The applicant, Mr. Peers, was detained on remand in prison. He shared a very small cell with another prisoner. There was an Asian-type toilet in the cell. In addition to lack of walking space, poor lighting and ventilation, the Asian-type toilet in the cell did not have a screen or curtain separating the toilet from the living space. The toilet would sometimes flush and sometimes not.
Mr. Peers complained that the conditions of his detention amounted to inhuman and degrading treatment in violation of Article 3 of the Convention.
The Court recalled that, according to its case-law, ill-treatment must attain a minimum level of severity if it is to fall within the scope of Article 3. The assessment of this minimum level of severity is relative; it depends on all the circumstances of the case, such as the duration of the treatment, its physical and mental effects and, in some cases, the sex, age and state of health of the victim.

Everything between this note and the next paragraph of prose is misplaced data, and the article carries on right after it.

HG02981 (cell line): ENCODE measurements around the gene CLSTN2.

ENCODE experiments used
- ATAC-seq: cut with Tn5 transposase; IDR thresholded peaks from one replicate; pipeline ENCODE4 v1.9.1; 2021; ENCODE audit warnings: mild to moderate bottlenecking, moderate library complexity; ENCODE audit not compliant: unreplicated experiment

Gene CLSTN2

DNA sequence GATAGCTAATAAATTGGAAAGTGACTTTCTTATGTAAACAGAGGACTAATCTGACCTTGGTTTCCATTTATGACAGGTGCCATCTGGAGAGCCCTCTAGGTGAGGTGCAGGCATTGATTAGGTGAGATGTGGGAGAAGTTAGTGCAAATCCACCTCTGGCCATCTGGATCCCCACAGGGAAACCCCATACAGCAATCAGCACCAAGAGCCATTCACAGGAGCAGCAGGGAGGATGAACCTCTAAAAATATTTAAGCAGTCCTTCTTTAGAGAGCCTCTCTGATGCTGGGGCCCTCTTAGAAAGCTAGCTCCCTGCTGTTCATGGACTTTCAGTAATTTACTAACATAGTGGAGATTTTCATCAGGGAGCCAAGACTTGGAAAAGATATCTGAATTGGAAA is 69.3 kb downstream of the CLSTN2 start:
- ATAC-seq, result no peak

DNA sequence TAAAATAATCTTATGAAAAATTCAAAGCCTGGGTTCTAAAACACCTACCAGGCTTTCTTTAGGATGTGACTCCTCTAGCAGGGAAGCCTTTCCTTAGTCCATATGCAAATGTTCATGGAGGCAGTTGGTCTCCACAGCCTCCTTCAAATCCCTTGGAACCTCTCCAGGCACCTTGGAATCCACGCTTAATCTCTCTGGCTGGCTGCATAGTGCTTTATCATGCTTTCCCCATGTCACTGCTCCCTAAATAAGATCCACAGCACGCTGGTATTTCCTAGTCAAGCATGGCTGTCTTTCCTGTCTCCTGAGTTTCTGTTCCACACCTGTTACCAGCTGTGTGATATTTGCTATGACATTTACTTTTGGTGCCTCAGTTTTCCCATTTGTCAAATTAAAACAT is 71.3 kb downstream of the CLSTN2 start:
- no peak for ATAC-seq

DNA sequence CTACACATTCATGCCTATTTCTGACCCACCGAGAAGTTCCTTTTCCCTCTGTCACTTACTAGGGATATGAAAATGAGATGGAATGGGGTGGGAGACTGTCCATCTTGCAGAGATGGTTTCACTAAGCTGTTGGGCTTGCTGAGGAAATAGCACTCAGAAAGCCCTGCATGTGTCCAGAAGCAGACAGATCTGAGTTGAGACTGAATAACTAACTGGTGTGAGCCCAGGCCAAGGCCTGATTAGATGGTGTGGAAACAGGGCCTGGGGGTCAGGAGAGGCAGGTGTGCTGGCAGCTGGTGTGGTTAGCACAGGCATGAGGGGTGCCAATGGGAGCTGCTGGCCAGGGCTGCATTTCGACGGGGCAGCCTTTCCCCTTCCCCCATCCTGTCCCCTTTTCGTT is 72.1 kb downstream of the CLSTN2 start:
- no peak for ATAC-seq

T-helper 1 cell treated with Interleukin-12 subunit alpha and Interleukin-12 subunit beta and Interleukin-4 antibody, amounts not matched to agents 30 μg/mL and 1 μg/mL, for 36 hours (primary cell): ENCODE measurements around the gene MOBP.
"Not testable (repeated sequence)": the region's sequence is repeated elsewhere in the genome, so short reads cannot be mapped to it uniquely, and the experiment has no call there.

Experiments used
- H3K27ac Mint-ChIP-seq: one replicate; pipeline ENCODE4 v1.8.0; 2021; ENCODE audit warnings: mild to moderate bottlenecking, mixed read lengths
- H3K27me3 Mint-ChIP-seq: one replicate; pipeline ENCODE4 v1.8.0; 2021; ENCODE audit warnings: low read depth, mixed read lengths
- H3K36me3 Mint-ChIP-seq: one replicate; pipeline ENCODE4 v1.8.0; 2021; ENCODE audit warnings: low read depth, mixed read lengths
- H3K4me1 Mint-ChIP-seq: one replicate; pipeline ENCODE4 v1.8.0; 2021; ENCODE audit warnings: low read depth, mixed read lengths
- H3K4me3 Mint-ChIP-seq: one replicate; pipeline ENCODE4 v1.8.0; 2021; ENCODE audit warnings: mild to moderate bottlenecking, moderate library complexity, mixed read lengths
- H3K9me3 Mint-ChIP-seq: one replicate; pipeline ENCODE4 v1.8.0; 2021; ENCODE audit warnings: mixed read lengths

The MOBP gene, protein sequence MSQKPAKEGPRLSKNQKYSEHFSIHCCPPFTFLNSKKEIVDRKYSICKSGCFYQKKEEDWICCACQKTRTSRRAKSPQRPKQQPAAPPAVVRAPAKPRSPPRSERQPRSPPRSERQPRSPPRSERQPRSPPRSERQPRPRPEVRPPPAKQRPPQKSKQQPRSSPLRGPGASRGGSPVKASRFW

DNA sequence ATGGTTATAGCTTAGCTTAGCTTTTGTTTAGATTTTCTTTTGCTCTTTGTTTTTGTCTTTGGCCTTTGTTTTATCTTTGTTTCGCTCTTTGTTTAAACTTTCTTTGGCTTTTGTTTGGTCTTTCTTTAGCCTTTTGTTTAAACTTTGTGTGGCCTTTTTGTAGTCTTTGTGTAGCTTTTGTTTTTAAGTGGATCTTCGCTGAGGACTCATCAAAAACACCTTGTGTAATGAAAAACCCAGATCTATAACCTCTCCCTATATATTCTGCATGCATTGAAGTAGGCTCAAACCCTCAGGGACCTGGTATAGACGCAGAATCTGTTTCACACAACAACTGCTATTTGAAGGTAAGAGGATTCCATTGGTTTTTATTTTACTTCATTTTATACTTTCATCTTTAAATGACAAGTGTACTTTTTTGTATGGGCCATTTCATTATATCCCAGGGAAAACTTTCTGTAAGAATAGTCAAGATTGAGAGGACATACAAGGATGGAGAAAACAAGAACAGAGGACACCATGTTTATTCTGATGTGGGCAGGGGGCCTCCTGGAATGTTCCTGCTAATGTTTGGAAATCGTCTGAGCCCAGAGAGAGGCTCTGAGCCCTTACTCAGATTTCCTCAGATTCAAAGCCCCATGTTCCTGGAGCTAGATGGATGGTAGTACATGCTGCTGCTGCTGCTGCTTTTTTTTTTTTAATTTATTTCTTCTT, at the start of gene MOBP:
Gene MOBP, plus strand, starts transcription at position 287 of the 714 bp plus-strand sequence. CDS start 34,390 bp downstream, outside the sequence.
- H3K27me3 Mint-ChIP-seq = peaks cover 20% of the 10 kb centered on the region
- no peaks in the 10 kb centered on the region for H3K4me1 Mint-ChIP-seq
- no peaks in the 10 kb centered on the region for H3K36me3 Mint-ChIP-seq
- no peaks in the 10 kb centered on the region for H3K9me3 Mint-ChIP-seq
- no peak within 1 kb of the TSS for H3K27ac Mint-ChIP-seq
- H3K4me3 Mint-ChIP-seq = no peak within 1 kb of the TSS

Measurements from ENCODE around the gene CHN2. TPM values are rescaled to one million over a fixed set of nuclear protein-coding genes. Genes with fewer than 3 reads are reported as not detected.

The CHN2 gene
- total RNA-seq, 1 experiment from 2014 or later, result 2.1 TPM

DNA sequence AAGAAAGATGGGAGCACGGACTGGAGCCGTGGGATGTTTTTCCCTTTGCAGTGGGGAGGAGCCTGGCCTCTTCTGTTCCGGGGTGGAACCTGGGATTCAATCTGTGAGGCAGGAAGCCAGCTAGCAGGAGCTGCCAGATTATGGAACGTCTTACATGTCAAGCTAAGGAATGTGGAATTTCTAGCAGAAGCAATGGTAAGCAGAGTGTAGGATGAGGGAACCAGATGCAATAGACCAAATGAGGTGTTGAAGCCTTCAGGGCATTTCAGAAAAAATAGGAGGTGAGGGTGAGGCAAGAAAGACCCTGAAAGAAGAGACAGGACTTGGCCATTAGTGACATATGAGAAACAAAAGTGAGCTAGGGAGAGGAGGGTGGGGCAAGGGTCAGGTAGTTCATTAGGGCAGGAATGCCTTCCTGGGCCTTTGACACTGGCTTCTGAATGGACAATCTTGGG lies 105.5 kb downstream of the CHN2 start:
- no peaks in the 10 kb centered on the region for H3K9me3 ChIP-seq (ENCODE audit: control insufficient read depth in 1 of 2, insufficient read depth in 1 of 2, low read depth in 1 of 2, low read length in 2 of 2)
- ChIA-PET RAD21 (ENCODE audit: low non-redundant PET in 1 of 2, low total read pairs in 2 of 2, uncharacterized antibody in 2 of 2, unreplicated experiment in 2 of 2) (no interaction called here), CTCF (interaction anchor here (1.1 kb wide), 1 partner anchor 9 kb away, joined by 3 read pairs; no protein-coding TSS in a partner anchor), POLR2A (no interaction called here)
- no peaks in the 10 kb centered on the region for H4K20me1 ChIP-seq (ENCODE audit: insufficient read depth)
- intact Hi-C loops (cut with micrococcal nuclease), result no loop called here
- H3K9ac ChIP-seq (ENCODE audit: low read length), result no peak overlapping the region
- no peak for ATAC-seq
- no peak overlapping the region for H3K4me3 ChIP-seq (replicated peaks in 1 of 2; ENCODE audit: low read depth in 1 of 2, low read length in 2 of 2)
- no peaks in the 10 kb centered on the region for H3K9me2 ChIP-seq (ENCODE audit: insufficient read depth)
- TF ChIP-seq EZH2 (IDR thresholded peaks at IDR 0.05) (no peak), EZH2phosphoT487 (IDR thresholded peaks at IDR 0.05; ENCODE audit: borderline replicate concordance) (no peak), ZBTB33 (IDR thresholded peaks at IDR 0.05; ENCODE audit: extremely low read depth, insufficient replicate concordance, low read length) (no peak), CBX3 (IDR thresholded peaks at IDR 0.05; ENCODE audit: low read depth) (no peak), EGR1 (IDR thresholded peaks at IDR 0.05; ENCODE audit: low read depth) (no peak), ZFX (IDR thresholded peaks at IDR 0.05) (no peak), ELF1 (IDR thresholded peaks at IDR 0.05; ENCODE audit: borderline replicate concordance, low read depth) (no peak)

In considering whether a treatment is “degrading”, the Court must determine whether its object is to humiliate and debase the person concerned and whether, as far as the consequences are concerned, it adversely affected his or her personality in a manner incompatible with Article 3.
The Court observed that Mr. Peers also had to use the toilet in the presence of another inmate and be present while the toilet was being used by his cell-mate. Taking into account the other conditions in the cell, the Court concluded that the conditions complained of diminished the applicant’s human dignity and aroused in him feelings of anguish and inferiority capable of humiliating and debasing him and possibly breaking his physical or moral resistance. Therefore the applicant had been subject to degrading treatment in violation of Article 3 of the Convention.